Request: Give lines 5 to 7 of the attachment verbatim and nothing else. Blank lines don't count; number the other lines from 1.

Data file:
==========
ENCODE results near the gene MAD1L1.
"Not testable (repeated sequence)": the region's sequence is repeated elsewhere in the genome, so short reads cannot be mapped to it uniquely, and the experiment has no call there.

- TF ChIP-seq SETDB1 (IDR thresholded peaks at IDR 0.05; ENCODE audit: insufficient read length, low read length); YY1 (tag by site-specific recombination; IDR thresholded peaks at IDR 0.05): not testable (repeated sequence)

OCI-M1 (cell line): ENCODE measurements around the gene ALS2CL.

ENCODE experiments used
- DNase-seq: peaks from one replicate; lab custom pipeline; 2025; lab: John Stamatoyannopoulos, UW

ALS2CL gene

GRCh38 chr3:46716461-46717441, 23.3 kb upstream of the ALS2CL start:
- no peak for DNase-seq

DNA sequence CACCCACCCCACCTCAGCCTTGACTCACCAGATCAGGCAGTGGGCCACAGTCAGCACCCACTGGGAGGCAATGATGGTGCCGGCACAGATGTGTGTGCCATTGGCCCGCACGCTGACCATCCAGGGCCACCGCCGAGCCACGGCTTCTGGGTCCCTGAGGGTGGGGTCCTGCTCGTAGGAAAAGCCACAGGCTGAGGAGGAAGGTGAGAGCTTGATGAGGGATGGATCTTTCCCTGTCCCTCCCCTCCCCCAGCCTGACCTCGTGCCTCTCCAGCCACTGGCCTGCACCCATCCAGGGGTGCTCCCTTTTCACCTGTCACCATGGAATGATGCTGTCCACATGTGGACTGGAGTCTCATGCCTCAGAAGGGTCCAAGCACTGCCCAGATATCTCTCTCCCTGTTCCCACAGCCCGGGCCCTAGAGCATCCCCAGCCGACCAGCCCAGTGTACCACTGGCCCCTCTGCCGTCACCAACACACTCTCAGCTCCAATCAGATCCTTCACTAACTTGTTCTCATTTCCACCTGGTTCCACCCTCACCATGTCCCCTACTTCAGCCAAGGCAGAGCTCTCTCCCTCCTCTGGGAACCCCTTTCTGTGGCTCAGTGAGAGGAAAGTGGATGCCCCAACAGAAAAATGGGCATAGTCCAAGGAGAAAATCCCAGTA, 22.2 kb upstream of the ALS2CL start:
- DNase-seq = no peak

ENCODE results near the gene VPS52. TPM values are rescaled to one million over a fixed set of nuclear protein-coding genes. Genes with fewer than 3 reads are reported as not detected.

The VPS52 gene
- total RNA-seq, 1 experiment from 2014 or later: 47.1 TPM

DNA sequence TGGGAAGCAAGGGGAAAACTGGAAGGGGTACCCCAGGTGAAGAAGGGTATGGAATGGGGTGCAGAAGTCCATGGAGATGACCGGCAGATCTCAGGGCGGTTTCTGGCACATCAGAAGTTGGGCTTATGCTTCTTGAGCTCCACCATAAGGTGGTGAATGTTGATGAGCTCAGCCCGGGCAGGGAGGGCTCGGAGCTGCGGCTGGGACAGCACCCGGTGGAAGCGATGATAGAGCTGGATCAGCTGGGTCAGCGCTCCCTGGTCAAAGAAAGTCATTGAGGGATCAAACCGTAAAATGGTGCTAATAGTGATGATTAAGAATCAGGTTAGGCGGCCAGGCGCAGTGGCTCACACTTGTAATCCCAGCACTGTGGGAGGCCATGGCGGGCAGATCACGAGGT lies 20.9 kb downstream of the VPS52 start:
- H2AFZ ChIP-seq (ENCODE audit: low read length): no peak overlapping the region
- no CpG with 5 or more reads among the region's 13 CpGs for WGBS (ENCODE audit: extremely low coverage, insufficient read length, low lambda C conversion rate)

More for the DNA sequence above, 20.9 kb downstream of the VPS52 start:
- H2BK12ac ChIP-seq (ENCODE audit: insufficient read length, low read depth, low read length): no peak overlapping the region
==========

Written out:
ENCODE experiments used
- DNase-seq: peaks from one replicate; lab custom pipeline; 2025; lab: John Stamatoyannopoulos, UW

ALS2CL gene